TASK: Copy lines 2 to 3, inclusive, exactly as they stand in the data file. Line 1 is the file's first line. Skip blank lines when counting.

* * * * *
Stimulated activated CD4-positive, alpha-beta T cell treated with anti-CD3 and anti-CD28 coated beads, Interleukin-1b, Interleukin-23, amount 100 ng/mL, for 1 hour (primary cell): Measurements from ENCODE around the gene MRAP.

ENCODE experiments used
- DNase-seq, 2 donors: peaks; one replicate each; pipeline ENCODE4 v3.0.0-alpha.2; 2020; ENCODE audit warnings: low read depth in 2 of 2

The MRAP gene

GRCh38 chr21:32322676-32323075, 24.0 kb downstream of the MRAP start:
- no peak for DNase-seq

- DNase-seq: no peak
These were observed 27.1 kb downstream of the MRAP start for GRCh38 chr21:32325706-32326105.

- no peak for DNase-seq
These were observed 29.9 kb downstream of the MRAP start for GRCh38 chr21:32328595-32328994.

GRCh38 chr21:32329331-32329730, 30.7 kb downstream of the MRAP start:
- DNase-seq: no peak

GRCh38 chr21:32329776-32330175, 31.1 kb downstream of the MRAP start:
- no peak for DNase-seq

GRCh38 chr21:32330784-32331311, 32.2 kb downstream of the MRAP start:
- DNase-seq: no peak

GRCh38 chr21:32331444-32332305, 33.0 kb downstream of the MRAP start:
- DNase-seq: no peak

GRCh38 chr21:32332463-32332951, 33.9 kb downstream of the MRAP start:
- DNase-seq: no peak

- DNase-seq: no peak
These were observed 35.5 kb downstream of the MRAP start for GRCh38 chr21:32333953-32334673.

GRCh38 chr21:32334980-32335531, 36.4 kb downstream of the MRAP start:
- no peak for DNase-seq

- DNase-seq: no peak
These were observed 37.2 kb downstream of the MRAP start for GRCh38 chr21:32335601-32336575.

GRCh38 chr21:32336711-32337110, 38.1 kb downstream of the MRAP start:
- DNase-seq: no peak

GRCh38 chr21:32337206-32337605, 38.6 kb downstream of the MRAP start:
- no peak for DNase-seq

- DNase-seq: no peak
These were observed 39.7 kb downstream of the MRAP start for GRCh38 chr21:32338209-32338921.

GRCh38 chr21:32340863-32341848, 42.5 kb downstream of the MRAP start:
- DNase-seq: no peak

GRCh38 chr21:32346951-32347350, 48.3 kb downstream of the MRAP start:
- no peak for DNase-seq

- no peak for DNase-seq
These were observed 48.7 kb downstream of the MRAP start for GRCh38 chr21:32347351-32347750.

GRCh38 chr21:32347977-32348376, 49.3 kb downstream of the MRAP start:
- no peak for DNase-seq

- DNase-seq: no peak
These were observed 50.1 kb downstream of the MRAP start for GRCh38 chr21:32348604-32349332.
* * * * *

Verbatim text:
ENCODE experiments used
- DNase-seq, 2 donors: peaks; one replicate each; pipeline ENCODE4 v3.0.0-alpha.2; 2020; ENCODE audit warnings: low read depth in 2 of 2